R

Use data frame row as a column names in R

row as a header in R

Here is how to use data frame row as a column names in R, or, in other words, convert the data frame row as a header in R.

Here is my data frame and the second row contains data frame column names.

df <- data.frame(
  stringsAsFactors = FALSE,
  Column1 = c("Height",
              "23", "73", "12"),
  Column2 = c("Width",
              "199", "312", "218")
)

df

#  Column1 Column2
#1  Height   Width
#2      23     199
#3      73     312
#4      12     218

Sometimes it is the result of data import, and if that is the case, look for a header argument. Usually, if the column names are in the second row, that is the case. Functions like read.table defaulting header argument to false.

 

move row to data frame header with the janitor

The fastest and easiest way to use data frame row as a column names is with row_to_names from the janitor package. Be careful with the remove_rows_above argument. By default, all the rows above are removed. In this situation, that is not a problem. Header values are in the first row.

janitor::row_to_names(df, 1, remove_rows_above = FALSE)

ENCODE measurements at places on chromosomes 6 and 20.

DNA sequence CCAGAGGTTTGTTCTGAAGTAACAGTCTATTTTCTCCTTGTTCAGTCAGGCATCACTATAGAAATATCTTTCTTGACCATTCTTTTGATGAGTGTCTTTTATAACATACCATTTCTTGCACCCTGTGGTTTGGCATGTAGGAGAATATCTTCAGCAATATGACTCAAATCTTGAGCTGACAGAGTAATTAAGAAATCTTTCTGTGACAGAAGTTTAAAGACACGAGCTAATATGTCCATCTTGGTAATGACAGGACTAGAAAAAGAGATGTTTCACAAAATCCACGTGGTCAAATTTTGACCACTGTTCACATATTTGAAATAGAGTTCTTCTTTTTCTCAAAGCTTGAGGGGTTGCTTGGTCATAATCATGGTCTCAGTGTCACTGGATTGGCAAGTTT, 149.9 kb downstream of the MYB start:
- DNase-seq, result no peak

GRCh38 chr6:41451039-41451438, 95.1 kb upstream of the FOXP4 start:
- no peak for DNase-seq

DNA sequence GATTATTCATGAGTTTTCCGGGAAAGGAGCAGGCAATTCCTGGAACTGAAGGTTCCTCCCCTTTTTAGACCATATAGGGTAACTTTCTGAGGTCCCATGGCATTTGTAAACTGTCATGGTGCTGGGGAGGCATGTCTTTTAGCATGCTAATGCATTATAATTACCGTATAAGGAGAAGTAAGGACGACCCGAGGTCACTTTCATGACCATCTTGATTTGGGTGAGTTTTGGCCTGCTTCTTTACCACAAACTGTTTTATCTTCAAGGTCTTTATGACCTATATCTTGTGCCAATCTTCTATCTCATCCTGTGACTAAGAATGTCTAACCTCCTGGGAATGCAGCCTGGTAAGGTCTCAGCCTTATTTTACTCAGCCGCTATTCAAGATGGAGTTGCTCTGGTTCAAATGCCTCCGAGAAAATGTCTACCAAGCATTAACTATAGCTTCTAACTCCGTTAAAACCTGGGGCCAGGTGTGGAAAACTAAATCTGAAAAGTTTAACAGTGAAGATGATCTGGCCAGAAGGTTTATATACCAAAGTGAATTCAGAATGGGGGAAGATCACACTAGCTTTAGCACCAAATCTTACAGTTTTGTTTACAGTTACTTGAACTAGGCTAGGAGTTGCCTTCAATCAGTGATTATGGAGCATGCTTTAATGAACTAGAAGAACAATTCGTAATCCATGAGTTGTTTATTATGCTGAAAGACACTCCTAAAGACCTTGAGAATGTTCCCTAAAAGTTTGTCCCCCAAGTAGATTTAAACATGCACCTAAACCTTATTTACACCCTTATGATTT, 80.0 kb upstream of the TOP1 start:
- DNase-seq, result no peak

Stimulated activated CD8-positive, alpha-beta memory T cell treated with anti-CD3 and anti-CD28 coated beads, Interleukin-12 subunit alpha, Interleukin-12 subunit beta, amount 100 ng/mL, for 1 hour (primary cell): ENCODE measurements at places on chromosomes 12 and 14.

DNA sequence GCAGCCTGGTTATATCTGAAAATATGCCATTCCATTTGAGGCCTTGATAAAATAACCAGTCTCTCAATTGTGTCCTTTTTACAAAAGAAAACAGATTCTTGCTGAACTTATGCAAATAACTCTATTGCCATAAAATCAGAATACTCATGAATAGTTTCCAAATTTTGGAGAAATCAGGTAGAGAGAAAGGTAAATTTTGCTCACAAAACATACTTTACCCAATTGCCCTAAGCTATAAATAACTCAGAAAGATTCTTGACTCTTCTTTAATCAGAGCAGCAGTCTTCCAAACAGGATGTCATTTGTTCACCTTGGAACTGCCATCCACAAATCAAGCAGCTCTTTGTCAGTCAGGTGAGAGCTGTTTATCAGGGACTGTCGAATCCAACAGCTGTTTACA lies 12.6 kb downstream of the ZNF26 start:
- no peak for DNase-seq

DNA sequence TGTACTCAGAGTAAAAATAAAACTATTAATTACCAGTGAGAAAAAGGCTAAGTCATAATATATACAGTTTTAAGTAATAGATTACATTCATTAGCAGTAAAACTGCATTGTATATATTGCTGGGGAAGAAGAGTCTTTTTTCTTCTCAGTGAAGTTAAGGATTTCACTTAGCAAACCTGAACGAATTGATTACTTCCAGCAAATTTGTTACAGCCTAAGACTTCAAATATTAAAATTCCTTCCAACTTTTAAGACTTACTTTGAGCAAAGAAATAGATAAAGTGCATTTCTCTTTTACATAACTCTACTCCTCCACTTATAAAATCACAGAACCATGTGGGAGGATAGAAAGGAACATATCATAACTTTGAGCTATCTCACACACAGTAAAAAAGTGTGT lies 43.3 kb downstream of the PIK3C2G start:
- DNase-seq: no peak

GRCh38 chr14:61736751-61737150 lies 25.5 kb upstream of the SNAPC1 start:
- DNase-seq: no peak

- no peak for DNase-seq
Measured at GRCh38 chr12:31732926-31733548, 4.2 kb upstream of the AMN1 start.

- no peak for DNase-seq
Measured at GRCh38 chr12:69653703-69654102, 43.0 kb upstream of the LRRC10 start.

#  Height Width
#2     23   199
#3     73   312
#4     12   218

 

use dplyr to replace column names with vector

With the help of function set_names from the purrr package, you can replace actual column names with the vector that is from the data frame row content.

require(dplyr)

df %>%
  purrr::set_names(as.character(slice(., 1))) %>%
  slice(-1)

#  Height Width
#1     23   199
#2     73   312
#3     12   218

If it is a small data frame, you can simply create a new header by dplyr.

 

use data frame row as column names in base R

No matter which row contains data frame column names, you can use relevant location. Firstly, take values from the necessary row and assign them to the data frame header.

names(df) <- df[1, ]
df

#  Height Width
#1 Height Width
#2     23   199
#3     73   312
#4     12   218

Secondly, remove that row.

df <- df[-1, ]
df

#  Height Width
#2     23   199
#3     73   312
#4     12   218

 

This is only one of the problems that might be necessary to solve in data with R.
Be prepared to deal with data wrangling with these dplyr tips and tricks, how to quickly drop unnecessary columns, replace values or remove unnecessary characters.




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